While core funding for the GBV sector is mentioned as one of many options that provinces and territories can take, there is a lack of focus on maintaining and increasing services across the country. We know that, currently, access to GBV services is dependent on a person’s postal code. The Framework does not address this; it does not include a commitment from every province and territory to increase GBV service capacity across the country, particularly in rural, remote, Northern, and Indigenous communities. 

For example, we wonder whether the provinces that do not currently fund second stage shelters (longer term transitional housing for women and children fleeing violence) will now fund those services. Or, will they use these federal funds to concentrate on other priorities, therefore maintaining an unequal system across the country? 

Additionally, there appears to be no new money linked to federal actions within the Framework. Therefore, we call for further investment of a minimum of $600 million over the next four years for the development and implementation of the national and federal components of the Plan. 

Lastly, if services for survivors are not adequately funded, frontline workers in the anti-violence sector, who are predominantly women and often survivors themselves, are also not adequately compensated and are at higher risk of experiencing burn out, compassion fatigue, and secondary trauma. 

We recognize all the efforts that have been put into this Framework by the federal department of Women and Gender Equality Canada (WAGE), and we applaud its intention to prevent violence, address root causes, provide supports to survivors, fill persistent gaps, and engage all people in Canada. It remains to be seen what actions provinces and territories will choose to implement, and whether the Framework will materialize with consistency across jurisdictions.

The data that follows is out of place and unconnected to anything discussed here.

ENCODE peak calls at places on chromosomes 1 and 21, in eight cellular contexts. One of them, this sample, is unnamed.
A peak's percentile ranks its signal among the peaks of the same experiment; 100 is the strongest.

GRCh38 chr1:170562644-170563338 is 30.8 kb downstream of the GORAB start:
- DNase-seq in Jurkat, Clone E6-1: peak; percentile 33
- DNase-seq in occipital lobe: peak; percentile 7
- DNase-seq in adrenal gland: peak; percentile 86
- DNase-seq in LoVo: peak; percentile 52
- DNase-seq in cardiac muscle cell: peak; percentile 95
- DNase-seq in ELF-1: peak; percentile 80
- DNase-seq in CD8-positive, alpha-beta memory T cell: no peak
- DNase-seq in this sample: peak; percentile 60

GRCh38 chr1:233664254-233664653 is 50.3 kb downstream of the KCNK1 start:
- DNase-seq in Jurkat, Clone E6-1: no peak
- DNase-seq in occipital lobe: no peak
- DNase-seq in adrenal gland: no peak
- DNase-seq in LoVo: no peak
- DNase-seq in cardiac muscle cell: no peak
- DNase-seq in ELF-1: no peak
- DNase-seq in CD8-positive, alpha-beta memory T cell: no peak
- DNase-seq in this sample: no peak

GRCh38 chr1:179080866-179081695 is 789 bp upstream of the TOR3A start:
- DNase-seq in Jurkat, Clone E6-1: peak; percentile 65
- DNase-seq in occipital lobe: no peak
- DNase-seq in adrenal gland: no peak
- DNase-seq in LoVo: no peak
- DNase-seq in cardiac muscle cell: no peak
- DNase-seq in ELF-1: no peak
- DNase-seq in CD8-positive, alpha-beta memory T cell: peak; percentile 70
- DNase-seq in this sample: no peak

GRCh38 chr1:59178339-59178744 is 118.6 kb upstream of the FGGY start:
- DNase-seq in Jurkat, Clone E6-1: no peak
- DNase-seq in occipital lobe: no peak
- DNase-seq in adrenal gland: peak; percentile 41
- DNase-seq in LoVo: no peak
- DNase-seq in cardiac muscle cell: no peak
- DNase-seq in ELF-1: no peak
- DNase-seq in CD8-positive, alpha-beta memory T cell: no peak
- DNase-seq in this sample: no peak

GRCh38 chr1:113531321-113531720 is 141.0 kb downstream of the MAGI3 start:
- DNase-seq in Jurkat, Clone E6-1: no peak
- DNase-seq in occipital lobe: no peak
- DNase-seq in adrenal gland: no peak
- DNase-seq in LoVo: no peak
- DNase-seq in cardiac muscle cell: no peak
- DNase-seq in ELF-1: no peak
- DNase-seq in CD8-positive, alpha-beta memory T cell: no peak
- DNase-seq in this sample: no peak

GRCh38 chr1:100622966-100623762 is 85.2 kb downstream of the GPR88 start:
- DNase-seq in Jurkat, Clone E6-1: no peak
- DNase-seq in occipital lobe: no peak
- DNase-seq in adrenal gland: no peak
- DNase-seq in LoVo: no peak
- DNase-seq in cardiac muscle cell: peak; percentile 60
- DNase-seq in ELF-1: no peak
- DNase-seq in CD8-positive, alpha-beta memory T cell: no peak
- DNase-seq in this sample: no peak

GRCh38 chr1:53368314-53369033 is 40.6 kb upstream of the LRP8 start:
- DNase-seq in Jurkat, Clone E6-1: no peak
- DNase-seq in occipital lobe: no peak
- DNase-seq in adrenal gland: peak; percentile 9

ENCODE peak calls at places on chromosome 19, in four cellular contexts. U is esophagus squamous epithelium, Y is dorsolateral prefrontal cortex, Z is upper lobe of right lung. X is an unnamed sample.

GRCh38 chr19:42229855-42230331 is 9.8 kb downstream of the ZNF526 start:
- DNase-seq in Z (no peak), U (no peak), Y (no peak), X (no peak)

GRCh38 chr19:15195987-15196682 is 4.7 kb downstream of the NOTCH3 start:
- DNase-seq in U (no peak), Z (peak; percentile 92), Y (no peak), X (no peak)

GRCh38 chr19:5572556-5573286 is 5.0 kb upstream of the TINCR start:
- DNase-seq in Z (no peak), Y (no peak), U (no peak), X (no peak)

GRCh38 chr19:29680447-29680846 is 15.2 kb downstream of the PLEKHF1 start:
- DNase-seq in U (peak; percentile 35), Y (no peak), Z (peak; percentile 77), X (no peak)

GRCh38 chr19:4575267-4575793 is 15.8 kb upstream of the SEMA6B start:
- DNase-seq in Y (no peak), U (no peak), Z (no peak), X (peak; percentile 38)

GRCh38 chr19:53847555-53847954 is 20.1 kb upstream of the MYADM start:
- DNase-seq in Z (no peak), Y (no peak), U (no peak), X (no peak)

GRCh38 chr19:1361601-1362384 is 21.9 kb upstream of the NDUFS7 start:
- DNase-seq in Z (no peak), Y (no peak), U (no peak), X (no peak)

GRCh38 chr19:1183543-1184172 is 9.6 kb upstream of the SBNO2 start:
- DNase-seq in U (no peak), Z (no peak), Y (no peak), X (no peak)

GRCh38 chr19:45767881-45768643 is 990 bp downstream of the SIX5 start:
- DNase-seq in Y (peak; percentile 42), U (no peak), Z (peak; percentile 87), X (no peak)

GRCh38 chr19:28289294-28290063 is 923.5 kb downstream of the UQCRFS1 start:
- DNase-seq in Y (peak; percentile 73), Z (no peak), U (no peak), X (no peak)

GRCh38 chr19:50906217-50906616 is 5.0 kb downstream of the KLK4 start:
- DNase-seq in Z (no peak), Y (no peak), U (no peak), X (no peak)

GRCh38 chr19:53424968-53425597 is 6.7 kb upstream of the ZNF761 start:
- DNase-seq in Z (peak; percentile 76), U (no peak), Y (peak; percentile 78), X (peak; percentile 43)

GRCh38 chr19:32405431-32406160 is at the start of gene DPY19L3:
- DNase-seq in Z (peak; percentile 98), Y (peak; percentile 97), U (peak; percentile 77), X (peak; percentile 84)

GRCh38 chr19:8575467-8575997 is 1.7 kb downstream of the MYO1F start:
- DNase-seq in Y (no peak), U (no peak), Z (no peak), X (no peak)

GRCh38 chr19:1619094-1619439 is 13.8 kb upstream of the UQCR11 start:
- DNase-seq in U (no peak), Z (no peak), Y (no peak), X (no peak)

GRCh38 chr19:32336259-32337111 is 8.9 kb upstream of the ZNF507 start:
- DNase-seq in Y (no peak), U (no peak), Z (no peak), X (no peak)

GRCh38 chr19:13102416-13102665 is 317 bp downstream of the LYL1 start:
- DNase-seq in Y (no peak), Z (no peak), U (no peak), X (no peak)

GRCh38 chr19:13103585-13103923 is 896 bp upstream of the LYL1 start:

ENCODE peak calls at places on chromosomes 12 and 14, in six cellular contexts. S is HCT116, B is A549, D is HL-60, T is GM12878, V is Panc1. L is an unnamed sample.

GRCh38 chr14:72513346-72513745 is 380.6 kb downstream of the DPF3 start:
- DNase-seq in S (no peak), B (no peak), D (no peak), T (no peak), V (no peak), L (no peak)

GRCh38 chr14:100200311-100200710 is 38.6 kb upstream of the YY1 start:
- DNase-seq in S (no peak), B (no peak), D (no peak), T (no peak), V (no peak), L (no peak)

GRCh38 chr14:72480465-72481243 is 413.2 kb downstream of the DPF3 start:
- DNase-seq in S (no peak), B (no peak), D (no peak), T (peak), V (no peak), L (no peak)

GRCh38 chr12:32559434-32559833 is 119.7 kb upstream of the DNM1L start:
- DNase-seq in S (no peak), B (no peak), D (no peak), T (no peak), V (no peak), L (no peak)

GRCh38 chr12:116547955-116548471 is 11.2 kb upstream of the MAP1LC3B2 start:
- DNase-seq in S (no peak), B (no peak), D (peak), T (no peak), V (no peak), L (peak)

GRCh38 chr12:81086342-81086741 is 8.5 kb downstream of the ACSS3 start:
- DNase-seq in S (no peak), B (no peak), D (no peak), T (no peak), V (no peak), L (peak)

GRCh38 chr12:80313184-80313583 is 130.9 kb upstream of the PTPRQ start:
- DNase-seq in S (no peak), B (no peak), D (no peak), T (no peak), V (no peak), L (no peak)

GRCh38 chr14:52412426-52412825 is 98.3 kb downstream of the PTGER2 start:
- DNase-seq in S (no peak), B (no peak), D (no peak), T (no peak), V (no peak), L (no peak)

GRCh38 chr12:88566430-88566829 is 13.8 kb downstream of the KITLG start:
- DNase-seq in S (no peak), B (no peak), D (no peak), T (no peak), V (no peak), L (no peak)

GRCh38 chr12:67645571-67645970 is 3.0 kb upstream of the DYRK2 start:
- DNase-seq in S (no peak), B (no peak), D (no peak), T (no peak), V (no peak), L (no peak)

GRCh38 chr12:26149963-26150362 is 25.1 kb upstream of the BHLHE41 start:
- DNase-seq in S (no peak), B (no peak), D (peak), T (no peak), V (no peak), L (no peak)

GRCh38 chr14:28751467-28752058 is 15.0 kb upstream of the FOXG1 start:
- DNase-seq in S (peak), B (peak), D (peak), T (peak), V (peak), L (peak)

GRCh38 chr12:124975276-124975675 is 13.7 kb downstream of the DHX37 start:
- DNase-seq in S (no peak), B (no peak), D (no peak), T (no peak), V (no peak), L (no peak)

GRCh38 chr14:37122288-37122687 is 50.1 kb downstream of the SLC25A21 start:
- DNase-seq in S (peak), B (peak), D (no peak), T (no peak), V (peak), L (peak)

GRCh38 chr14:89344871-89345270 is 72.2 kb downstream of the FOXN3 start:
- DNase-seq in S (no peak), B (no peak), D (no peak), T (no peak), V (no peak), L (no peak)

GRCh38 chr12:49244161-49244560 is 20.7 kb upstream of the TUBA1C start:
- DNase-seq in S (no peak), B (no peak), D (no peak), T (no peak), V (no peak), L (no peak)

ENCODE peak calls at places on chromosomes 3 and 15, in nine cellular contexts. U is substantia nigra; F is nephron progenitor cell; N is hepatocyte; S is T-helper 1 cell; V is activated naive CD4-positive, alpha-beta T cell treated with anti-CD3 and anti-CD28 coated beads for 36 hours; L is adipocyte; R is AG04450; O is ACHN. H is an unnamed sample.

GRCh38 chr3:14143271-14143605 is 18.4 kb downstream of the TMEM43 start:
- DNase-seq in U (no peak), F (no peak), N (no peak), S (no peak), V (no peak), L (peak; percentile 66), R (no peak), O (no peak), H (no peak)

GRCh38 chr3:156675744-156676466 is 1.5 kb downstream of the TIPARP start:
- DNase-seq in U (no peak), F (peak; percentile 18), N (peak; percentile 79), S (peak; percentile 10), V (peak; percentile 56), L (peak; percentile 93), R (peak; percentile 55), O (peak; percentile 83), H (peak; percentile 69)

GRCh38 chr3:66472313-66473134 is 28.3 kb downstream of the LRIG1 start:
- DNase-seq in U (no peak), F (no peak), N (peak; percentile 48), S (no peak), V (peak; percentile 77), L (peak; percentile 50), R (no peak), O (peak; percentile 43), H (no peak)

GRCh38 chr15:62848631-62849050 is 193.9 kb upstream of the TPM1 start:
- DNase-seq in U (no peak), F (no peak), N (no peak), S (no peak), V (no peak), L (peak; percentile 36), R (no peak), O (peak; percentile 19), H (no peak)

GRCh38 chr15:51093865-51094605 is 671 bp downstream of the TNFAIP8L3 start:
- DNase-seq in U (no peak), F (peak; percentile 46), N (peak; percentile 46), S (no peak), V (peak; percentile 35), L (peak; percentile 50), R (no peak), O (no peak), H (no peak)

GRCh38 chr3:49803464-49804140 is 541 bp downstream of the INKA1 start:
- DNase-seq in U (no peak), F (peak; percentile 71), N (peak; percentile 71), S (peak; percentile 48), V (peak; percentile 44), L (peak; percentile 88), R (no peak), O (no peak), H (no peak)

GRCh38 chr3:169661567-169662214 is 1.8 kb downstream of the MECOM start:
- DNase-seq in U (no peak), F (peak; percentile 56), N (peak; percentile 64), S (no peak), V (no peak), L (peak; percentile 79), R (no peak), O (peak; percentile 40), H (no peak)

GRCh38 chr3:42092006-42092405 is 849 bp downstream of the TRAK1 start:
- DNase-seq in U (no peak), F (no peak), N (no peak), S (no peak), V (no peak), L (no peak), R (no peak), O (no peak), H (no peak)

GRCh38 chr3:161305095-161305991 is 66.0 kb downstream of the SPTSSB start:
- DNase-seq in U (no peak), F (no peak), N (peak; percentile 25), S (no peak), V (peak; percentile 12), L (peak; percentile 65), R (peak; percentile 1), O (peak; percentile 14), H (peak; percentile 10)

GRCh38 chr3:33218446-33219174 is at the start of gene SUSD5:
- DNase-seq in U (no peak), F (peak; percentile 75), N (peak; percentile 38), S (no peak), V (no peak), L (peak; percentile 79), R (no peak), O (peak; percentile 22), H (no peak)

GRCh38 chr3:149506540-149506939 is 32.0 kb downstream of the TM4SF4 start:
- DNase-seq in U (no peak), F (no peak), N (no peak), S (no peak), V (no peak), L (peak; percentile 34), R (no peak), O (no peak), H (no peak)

While we do not doubt that this Framework will make considerable headway for survivors, we must also ensure that systemic issues are tackled at a systemic level, with national-level actions and leadership. We are hopeful that with continued engagement and oversight from advocates, civil society and government can bring about the sustainable systemic changes needed in the long-term to prevent and end gender-based violence. 

We look forward to continuing to work with the federal, provincial, and territorial governments to further develop the Framework into a fully-fledged National Action Plan. 

The roadmap group thanks Ending Violence Association of Canada for taking the lead on drafting this statement. 


Collaborators on the Roadmap report: 

Action ontarienne contre la violence faite aux femmes 

Awo Taan Healing Lodge Society 

Barbra Schlifer Commemorative Clinic BWSS – Battered Women’s Support Services 

Canadian Association of Elizabeth Fry Societies 

Canadian Centre for Housing Rights 

Canadian Centre for Policy Alternatives Canadian Labour Congress Canadian Women’s Foundation 

Ending Violence Association of Canada 

Girls Action Foundation 

Institute for Research and Development on Inclusion and Society Luke’s Place 

Ontario Coalition of Rape Crisis Centres 


Prince George Sexual Assault Centre Provincial Association of Transition Houses and Services of Saskatchewan 

Québec contre les violences sexuelles 

Rise Women’s Legal Centre South Asian Legal Clinic of Ontario West Coast LEAF 

Women’s Shelters Canada 

Yukon Status of Women Council